Socio-economic gaps in university enrollment: the role of perceived pecuniary and non-pecuniary returns

Publication type

Research Paper

Authors

Teodora Boneva and Christopher Rauh

Publication date

Series Number

2017-080

Summary

To understand the socio-economic enrollment gap in university attendance, we elicit students' beliefs about the benefits of university education in a sample of 2,540 secondary school students. Our choice model estimates reveal that perceived non-pecuniary benefits explain a large share of the variation in intentions to enroll. Expected job satisfaction, parental approval, and perceptions about social life during the 3-4 years after finishing secondary school are most important. Students with low socio-economic status perceive pecuniary and non-pecuniary returns to be lower. Beliefs explain 48% of the socio-economic gap in intentions to enroll, while perceived non-pecuniary returns alone account for 37%.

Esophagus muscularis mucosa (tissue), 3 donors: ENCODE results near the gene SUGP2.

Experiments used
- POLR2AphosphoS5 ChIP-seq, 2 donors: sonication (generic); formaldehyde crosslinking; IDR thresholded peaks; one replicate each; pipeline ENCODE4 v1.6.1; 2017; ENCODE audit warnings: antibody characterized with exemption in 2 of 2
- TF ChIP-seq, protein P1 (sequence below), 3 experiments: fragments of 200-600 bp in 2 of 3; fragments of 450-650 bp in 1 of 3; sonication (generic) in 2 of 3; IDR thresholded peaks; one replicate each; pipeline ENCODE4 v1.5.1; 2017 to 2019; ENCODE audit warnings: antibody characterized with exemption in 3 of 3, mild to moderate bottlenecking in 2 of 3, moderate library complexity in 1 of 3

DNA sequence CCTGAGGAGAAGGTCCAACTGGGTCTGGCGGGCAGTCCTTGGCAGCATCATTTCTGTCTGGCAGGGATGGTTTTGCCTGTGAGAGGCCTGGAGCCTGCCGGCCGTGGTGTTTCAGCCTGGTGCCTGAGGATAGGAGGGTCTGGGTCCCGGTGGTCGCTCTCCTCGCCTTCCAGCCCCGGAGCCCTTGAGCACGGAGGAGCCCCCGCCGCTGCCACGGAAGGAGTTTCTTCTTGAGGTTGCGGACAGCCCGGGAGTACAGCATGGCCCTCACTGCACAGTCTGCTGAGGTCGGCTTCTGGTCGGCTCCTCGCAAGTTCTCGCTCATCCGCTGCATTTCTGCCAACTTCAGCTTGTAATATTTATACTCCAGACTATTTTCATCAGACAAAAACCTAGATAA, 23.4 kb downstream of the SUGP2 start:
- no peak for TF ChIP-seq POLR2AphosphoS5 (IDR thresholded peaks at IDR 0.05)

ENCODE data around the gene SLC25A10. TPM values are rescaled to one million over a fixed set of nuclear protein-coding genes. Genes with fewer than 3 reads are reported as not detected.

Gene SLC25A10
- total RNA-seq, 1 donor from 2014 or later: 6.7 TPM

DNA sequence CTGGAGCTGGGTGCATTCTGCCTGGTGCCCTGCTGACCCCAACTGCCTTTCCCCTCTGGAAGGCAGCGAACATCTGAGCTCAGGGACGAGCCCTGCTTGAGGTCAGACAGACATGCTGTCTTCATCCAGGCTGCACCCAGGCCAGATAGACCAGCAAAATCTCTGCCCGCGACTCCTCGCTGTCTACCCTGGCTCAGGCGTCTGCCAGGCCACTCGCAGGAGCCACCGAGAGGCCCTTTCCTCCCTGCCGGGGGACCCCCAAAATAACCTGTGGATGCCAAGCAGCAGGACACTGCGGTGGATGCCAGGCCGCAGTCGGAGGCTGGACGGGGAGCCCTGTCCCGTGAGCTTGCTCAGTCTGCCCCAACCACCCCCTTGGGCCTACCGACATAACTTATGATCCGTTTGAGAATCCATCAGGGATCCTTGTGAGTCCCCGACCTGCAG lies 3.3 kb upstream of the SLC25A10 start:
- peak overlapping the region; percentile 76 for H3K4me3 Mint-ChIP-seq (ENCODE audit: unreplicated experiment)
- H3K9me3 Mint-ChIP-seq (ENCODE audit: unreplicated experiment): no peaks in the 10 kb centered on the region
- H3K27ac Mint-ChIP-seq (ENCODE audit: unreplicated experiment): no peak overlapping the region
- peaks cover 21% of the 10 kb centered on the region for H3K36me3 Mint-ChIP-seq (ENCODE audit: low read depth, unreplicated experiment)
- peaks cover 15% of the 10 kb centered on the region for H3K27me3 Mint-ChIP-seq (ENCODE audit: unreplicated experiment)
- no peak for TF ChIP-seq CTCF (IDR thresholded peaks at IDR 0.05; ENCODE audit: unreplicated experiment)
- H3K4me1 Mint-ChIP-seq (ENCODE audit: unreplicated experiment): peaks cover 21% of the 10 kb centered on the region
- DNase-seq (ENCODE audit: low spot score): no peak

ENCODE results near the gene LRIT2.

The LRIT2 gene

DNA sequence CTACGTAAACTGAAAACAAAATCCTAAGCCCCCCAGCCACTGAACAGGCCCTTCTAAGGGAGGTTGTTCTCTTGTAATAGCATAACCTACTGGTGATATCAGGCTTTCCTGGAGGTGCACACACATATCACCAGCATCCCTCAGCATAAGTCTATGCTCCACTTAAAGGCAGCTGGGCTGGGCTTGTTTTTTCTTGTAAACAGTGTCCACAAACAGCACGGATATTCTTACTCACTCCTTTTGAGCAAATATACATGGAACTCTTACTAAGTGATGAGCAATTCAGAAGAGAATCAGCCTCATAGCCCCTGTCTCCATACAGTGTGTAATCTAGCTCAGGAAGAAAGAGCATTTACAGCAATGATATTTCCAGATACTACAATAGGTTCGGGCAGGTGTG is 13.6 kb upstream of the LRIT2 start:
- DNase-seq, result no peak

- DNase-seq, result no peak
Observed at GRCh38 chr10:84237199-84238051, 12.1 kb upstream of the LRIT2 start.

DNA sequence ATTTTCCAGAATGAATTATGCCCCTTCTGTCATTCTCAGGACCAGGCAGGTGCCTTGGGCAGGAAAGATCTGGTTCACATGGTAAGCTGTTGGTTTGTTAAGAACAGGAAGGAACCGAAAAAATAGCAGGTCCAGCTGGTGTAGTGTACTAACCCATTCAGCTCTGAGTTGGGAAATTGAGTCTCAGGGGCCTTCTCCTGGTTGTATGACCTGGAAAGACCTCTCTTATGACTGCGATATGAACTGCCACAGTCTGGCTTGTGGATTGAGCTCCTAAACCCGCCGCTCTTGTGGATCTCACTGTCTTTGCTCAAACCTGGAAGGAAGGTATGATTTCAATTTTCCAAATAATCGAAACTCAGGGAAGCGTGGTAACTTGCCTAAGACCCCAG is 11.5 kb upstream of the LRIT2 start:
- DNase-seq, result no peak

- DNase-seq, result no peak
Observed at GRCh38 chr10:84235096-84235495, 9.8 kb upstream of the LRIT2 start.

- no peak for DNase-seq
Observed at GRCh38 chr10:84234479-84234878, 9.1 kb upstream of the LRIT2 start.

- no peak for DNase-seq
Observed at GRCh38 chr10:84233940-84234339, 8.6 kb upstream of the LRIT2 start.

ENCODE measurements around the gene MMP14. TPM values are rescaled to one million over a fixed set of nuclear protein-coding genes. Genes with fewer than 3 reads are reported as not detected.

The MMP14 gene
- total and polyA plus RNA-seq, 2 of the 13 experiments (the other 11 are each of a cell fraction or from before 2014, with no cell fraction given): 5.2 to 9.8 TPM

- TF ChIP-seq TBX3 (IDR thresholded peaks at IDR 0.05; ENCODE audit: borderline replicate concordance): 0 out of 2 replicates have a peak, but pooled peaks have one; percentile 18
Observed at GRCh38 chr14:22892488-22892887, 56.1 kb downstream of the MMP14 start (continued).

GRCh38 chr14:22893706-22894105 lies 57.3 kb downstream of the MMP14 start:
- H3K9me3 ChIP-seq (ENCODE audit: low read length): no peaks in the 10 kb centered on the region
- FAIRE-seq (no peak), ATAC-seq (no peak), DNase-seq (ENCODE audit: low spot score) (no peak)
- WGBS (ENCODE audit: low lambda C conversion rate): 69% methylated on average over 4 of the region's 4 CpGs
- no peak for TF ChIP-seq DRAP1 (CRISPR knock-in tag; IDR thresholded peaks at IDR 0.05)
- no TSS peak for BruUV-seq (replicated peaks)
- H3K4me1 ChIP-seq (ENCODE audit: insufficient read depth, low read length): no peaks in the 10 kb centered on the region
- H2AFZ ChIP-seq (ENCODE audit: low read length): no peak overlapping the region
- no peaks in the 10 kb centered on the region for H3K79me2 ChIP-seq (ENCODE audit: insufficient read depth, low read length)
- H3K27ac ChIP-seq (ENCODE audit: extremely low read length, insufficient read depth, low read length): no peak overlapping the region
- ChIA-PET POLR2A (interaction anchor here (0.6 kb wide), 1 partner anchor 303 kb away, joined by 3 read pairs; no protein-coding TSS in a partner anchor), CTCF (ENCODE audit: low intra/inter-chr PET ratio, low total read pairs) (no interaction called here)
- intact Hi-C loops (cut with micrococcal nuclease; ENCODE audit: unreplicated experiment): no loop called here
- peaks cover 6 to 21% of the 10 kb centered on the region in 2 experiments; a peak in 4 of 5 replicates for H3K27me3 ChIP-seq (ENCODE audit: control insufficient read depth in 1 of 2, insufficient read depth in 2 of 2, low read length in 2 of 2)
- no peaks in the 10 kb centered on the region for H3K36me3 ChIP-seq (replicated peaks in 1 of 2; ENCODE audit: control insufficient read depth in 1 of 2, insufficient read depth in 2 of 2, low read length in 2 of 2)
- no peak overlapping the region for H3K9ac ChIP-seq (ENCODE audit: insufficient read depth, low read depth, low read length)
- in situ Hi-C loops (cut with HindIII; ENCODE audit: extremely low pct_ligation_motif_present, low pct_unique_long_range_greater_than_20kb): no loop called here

Subjects

Psychology, Education, Economics, Social Stratification and Higher Education

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